Transubstantiation

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Transubstantiation is the Roman Catholic dogma that in the sacrament of the Eucharist (also known as Holy Communion) the bread and wine are transmuted in substance into the Body and Blood of Christ (although retaining the physical "accidents" of bread and wine). This dogma was promulgated early in the Middle Ages in response to scholastics who wanted to know exactly how and in what way the Eucharist became Body and Blood.

Contrast the belief held by most Protestant churches that Holy Communion merely symbolically commemorates Jesus' Last Supper with the disciples; this belief is known as "Symbolism," "Commemoration," or "transignification."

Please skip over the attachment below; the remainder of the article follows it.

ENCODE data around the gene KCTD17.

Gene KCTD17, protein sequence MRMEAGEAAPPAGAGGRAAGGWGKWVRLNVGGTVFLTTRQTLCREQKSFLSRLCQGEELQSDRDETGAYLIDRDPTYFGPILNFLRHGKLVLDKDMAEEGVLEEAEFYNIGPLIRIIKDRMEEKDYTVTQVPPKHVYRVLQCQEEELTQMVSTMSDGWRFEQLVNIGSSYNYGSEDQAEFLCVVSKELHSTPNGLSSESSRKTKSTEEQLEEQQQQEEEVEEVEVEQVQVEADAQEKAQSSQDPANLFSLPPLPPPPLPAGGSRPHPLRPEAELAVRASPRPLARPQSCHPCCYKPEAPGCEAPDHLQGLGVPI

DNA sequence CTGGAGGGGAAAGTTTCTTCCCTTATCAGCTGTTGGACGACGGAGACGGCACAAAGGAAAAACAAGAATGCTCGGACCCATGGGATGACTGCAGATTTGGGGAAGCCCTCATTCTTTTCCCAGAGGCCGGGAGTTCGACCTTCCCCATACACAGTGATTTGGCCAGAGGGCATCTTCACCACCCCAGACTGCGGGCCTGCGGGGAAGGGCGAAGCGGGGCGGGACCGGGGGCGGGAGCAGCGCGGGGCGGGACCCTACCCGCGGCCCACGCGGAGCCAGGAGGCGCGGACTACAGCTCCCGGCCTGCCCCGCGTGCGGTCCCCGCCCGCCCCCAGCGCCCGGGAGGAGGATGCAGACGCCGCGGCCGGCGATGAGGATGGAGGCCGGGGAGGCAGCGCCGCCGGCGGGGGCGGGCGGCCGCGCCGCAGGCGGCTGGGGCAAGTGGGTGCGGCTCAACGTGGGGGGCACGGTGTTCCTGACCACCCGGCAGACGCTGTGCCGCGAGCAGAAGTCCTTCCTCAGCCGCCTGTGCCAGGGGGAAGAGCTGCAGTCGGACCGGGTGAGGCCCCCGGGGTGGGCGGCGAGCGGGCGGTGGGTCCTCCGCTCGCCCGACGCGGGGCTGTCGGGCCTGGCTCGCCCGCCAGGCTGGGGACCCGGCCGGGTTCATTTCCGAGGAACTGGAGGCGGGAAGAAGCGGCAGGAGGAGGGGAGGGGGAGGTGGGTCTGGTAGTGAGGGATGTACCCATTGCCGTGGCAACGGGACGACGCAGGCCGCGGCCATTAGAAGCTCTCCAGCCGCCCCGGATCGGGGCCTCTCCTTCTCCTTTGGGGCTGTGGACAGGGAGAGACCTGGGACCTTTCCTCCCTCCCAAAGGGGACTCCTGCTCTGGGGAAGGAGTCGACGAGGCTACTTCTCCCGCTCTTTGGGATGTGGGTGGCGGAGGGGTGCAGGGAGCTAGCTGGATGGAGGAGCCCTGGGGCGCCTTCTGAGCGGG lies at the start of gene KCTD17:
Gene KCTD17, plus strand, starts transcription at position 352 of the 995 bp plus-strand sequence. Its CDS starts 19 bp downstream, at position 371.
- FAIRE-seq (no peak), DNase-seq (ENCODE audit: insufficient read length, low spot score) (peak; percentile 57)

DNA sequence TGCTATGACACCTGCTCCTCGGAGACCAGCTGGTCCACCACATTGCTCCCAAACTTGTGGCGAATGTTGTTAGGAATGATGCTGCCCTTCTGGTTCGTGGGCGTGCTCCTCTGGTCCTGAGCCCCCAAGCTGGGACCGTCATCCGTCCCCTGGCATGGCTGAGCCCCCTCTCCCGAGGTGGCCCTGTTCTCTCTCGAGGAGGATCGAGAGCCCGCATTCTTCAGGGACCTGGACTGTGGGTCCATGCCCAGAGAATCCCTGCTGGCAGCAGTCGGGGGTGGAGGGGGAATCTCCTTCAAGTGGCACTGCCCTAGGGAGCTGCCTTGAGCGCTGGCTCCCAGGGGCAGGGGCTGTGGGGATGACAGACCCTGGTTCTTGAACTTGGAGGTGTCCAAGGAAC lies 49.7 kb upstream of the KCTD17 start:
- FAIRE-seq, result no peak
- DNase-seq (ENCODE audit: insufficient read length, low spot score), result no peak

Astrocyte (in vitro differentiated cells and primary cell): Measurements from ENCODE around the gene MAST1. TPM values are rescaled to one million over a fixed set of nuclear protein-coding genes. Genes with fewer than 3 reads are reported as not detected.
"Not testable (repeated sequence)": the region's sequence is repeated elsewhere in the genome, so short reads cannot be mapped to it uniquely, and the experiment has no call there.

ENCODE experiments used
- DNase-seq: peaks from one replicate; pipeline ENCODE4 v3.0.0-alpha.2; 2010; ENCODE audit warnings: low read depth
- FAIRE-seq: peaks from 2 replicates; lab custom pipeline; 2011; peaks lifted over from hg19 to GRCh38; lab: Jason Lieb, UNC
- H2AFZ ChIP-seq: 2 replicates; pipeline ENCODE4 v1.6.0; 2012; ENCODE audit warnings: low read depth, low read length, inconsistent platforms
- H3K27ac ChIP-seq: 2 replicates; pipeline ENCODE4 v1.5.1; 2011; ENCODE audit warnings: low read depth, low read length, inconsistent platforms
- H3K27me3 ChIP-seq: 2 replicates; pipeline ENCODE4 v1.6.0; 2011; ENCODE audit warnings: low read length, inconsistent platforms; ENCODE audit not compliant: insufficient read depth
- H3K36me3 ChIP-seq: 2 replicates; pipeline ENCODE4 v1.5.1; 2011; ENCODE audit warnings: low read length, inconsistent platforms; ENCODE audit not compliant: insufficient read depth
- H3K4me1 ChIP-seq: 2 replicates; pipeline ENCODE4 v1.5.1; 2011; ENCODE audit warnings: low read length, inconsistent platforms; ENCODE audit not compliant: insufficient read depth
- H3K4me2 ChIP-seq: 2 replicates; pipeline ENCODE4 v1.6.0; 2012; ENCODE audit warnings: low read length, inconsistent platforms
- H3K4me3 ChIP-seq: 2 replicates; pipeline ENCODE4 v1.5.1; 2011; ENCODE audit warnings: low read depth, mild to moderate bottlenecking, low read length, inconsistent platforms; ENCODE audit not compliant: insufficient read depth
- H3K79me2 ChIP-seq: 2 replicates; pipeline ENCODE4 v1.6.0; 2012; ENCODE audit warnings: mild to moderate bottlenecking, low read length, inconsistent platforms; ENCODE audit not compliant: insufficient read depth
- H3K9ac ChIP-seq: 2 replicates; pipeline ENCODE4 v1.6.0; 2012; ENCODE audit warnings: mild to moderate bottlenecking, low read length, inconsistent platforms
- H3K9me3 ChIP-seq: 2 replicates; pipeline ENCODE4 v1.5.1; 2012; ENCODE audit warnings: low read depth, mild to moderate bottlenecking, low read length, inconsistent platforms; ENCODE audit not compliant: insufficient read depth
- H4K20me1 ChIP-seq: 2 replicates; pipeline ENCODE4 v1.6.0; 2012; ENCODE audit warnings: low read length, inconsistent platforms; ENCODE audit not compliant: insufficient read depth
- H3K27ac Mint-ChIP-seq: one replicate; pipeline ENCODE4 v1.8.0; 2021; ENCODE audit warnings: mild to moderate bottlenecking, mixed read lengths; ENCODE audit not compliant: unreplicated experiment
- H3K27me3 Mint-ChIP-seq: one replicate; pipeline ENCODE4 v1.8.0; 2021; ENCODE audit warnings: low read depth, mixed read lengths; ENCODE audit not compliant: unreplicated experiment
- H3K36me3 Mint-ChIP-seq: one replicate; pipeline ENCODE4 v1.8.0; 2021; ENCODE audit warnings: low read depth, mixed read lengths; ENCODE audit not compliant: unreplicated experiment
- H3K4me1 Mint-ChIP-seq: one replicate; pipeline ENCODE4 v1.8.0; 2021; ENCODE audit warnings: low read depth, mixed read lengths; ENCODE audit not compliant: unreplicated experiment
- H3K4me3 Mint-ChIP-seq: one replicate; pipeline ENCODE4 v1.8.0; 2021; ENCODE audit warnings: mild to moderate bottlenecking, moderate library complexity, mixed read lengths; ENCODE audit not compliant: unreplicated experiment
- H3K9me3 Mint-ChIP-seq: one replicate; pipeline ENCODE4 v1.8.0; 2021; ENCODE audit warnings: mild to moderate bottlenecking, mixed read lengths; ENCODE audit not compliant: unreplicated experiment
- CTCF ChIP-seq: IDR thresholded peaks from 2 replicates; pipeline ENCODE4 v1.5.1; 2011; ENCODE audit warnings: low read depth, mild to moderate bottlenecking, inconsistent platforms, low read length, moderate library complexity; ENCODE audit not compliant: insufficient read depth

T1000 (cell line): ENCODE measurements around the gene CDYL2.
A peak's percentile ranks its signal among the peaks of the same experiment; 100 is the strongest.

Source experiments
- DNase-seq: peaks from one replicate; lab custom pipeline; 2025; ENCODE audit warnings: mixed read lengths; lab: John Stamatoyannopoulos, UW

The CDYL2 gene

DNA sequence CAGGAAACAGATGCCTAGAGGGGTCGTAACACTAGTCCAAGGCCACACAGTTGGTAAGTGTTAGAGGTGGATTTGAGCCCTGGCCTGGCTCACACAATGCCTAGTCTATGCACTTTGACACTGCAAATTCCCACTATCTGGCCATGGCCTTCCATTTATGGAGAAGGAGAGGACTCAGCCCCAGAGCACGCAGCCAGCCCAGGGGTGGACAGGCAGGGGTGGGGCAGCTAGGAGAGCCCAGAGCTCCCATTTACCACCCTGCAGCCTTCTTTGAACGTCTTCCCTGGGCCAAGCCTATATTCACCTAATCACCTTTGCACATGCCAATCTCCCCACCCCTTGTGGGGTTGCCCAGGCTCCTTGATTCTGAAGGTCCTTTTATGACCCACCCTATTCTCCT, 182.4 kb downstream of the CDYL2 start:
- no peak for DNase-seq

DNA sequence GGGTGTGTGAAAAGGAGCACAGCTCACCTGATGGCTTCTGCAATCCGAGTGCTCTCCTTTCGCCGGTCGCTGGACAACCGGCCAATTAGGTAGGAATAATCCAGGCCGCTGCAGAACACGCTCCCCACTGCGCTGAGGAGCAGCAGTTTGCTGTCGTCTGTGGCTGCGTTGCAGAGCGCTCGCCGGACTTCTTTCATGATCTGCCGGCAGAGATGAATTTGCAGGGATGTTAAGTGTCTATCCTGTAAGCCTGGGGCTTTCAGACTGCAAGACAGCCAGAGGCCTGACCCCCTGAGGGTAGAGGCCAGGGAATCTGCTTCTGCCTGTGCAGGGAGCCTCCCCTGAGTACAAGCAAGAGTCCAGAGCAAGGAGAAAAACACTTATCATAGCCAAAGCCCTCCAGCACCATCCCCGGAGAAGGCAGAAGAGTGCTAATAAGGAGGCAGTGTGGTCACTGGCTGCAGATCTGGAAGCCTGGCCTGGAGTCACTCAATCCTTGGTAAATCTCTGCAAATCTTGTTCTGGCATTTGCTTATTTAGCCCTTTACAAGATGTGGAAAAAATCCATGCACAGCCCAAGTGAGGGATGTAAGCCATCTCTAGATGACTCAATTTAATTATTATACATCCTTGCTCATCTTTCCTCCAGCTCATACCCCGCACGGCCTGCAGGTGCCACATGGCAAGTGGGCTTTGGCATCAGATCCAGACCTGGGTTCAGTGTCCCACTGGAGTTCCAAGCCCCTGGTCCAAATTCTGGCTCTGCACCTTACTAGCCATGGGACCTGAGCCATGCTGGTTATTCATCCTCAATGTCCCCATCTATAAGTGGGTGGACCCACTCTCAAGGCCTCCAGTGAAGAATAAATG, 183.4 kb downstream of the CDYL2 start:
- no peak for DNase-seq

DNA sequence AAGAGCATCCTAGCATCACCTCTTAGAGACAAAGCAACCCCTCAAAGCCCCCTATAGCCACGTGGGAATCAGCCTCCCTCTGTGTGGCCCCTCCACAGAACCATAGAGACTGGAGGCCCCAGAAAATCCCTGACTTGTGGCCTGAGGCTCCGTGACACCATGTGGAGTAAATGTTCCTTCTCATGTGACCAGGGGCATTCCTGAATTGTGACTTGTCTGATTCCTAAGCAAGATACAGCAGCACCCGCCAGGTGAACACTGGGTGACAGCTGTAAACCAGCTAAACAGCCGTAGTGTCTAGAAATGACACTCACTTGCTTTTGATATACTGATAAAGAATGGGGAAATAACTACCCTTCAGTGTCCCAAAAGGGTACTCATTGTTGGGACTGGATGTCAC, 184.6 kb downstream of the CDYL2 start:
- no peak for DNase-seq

Some churches (notably the Anglican Churches) (others?) profess the doctrine of Consubstantiation, which holds that both the Body and Blood of Christ and the bread and wine are present in substance in the consecrated Eucharist. This doctrine agrees with Transubstantion, and disagrees with Commemoration, that the Real Presence of Christ is in the Eucharist.

The Eastern Orthodox Church teaches simply that the bread and wine become the Body and Blood of Christ, without going into any greater detail than that. Like all the sacraments, it is simply called a "mystery", with the full understanding beyond human comprehension. most Orthodox theologians would prefer to say too little about the details and remain firmly within Holy Tradition, than say too much and possibly deviate from the truth.